For Roland

This is your last chance – if you don’t want the ending of The Dark Tower spoiled for you, click the back button on your browser.  You have been warned.

“The Man in Black fled across the desert, and the Gunslinger followed.” –Stephen King

So begins Stephen King’s amazing Dark Tower series, which focuses on Roland, a Gunslinger in what amounts to an alternate universe – a sibling of our own.  (That’s a bit of an oversimplification, but it will do for the purposes of this entry).  Gunslingers, in the world of The Dark Tower, were a little bit sheriff, a little bit warrior, a little bit diplomat, a little bit knight errant.  The world we see when the series starts, though, is a hollowed-out, dying shell of what it once was.  So we see Roland, a Gunslinger, holder of the office in charge of keeping peace and order throughout a world where peace and order are no longer possibilities.  So instead, Roland tries to catch the Man in Black (the bad guy – again, something of an oversimplification), and quests for The Dark Tower.

The Dark Tower is, among other things, the hub of the network that keeps the universe from unraveling completely.  The goal of Roland’s quest is…murky, but one of his hopes is that the Dark Tower holds the secret to restoring the world to what it once was.  For seven books (or eight, depending on how you count), Roland moves onward in his quest, righting wrongs along the way, but always in service of his final goal: reaching the Dark Tower.  Throughout his journey, Roland experiences unimaginable pain:  failures, fallen friends, and the slow creeping rot of his own self and sensibilities.  But at the end, his vision becomes a reality and he finds himself in a field of roses at the center of which lies The Dark Tower.

A page later, there is a message from Stephen King to his reader.  King urges the reader to close the book and let that be the end of Roland’s story: a short jog across a beautiful field to the completion of his life’s work.  He says that reading further will only depress and disappoint, and that we have been warned.

I remember the moment when I read that vividly.  I actually did close the book and stare at it for a few minutes, and then I walked around the room for a while.  It was a seriously conflicting moment for me.  There are several writers whom I have come to trust implicitly, and King is definitely among them; and here was a message from him, one of my heroes, urging me not to read any farther.  What the hell was I supposed to do with that?  How could I, who had gone with Roland on this unimaginable journey, not stick with him all the way to the end?

And ultimately, that’s what won out:  I owed it to Roland.  I opened the book again, and I finished reading the story.  Roland entered the tower, like he always knew he would, and he climbed to the top, like he always knew he would.  When he got to the top, he went through a door and found himself in a vast desert:  An “apotheosis of deserts.”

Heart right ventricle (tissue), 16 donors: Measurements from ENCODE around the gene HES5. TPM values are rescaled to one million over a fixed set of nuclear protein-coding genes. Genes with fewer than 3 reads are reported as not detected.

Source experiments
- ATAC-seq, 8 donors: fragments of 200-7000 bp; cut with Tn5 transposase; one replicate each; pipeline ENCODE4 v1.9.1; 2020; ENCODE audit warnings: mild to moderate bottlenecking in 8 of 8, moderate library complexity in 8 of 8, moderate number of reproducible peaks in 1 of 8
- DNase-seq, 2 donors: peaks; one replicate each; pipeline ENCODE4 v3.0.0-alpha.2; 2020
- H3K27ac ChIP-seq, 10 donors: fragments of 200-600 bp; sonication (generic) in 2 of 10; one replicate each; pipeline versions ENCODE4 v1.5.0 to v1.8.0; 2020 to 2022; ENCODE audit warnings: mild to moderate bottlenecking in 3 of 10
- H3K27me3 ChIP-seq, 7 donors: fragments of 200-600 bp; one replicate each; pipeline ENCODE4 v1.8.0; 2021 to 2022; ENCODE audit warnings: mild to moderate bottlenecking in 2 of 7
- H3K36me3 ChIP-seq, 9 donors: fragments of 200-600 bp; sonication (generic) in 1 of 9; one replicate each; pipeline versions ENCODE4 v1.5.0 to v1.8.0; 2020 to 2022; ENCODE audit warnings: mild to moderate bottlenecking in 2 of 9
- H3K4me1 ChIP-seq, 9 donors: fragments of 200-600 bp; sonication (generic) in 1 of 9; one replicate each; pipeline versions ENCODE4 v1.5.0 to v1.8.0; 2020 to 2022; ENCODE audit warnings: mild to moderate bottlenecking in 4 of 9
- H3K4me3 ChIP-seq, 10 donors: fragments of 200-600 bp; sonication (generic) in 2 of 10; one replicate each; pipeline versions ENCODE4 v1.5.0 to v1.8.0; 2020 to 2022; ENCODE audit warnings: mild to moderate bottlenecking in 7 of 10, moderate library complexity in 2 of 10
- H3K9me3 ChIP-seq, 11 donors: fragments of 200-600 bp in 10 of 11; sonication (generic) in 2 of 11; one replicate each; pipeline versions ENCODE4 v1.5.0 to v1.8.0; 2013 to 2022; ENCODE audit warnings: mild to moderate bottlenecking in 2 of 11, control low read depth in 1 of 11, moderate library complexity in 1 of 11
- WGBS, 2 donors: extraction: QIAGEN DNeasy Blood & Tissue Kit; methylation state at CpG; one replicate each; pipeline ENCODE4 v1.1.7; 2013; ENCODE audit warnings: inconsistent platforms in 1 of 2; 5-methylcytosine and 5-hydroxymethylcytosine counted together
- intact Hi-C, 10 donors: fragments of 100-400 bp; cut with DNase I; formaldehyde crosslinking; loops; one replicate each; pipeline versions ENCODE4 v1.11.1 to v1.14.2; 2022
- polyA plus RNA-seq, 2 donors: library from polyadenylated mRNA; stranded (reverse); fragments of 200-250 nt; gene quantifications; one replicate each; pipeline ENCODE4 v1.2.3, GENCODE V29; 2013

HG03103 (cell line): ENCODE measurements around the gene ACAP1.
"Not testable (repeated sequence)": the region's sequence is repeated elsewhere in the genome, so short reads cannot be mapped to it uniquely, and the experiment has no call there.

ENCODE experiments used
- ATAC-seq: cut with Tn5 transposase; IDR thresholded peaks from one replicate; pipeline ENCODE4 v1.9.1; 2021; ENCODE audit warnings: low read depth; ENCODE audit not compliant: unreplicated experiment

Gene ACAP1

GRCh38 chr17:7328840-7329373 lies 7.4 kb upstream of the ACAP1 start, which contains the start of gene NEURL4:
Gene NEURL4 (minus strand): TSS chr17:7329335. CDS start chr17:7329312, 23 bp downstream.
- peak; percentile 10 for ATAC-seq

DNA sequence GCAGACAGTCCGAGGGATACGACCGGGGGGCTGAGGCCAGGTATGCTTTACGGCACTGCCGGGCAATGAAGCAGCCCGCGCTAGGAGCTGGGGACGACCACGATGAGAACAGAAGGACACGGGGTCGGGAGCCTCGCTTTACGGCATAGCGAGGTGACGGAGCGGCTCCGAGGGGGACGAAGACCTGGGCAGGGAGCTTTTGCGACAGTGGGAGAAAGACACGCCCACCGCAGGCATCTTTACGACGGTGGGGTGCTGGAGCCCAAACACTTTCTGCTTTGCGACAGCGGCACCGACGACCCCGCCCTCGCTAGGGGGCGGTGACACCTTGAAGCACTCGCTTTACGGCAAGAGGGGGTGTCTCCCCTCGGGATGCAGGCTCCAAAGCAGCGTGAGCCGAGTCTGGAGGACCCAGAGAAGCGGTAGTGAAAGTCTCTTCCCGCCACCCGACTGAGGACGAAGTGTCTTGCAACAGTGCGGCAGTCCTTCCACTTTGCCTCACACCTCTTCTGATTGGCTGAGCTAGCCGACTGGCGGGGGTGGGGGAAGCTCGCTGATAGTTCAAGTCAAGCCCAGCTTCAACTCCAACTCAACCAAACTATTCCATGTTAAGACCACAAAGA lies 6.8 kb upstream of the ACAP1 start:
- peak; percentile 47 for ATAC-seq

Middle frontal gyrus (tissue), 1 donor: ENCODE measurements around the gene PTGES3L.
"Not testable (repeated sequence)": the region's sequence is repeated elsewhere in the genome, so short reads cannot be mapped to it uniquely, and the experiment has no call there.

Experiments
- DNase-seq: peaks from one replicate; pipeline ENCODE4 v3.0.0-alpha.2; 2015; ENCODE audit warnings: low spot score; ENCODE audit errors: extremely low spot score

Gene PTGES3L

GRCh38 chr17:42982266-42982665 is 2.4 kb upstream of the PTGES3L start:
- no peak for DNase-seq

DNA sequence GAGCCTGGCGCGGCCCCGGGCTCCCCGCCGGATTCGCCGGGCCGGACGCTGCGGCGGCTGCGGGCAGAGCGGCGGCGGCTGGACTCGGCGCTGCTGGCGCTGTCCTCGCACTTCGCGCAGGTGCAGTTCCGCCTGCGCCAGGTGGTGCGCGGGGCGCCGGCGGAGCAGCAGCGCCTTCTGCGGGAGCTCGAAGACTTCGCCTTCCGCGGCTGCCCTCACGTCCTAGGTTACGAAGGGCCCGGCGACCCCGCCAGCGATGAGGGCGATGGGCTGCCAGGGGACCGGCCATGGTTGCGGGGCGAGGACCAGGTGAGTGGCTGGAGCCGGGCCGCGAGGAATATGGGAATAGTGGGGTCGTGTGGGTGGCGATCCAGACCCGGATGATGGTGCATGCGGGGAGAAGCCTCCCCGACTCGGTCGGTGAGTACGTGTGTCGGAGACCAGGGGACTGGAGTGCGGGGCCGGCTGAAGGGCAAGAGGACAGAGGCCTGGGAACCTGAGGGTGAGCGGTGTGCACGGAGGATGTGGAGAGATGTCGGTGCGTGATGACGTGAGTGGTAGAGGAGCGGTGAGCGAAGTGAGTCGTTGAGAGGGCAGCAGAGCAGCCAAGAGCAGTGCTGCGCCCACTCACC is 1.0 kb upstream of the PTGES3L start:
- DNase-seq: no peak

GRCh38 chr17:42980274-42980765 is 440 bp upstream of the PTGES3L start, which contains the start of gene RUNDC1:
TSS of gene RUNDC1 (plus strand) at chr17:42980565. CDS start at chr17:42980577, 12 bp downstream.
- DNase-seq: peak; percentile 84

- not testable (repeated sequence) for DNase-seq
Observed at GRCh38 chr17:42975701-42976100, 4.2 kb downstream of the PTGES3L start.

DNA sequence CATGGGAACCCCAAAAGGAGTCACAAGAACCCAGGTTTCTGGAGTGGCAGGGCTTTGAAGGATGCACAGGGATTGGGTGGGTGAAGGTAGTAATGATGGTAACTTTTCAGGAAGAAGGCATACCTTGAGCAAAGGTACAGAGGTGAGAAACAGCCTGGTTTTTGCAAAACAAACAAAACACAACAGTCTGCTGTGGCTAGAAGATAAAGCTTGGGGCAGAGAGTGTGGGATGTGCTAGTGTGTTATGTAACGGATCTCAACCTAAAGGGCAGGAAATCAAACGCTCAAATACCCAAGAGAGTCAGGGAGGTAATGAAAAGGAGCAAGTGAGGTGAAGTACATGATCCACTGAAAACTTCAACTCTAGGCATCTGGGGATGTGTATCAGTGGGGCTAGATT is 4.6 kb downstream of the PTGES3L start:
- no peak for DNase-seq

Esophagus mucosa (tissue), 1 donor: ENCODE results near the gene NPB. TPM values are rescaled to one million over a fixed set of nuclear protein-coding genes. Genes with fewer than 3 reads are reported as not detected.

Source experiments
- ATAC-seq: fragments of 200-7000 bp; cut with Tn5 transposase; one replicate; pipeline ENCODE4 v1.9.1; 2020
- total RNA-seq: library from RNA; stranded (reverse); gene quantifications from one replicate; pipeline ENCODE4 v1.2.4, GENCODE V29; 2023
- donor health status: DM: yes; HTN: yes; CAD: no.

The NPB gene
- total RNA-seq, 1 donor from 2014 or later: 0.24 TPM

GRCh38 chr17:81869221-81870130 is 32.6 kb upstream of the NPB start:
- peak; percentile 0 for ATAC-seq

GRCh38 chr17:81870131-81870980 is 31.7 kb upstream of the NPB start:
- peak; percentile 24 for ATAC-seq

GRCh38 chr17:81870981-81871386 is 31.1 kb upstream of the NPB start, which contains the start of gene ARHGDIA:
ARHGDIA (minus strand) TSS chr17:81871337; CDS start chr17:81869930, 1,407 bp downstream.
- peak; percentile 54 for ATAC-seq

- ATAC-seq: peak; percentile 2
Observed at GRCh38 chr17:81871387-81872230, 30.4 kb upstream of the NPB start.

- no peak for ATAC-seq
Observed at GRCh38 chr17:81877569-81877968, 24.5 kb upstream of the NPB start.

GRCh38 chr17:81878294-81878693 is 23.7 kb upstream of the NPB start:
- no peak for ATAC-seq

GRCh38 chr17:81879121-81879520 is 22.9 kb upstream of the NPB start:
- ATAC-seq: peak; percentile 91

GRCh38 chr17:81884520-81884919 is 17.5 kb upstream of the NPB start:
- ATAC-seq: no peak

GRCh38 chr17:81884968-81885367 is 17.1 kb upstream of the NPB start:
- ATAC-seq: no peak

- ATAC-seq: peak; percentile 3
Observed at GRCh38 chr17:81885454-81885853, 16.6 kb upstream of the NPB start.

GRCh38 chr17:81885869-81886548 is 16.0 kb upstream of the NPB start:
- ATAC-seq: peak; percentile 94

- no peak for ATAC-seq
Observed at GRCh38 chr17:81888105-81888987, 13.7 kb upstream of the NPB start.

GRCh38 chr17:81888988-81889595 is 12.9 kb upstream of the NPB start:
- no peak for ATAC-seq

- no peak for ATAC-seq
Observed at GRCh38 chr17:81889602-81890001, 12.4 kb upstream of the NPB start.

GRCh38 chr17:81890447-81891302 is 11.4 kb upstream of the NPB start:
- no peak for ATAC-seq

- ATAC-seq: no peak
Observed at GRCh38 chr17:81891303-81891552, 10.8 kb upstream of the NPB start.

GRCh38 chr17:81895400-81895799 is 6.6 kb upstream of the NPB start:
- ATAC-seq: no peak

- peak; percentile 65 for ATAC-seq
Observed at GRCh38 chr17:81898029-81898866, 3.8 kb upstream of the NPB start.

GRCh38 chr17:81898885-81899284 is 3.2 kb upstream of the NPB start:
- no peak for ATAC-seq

“The Man in Black fled across the desert, and the Gunslinger followed.”

We find out that Roland is doomed to repeat the entire journey, with all its trial, triumph, and pain, over and over and over, maybe forever.  (Again, this is a bit oversimplified, but it will do for the purposes of this entry).

King tried to warn me, and in so doing, he issued a test of my allegiance.  In that moment, I was asked to whom I owed my loyalty:  King or Roland? In an outcome that surprised me, but that I doubt would surprise King, I realized that I owed my loyalty to Roland.  Because by that point, Roland had ceased to simply be words on a page.  He had long been a person.  Synergy.  Whoa.

Another ramification of this that didn’t occur to me until I had nearly completed this week’s entry (more synergy – that stuff is everywhere) is that the author was powerless against the story’s synergy, too.  Stephen King is a strange man, but he’s no sadist.  However much I love Roland, King loves him more, and there is no way that he wanted to doom his creation that way.  But that’s just it: there comes a point when the author is no longer fully in charge.  I believe that King finished The Dark Tower that way because that was the way the story ended.

Synergy is a bitch, sometimes.

If you haven’t read the series, do yourself a favor and check it out.  There are many places in this entry where I had to simplify and leave things out because the work is so incredibly vast, and it resists summary in a thousand word blog entry.  I’ve even oversimplified Roland’s fate – so my spoilers aren’t complete spoilers, I guess – because the fullness of it is really, really complex.

I’d like to say a big “thank you” to author Stephen King.

And of course, thank you to all of you for reading.  More to follow.

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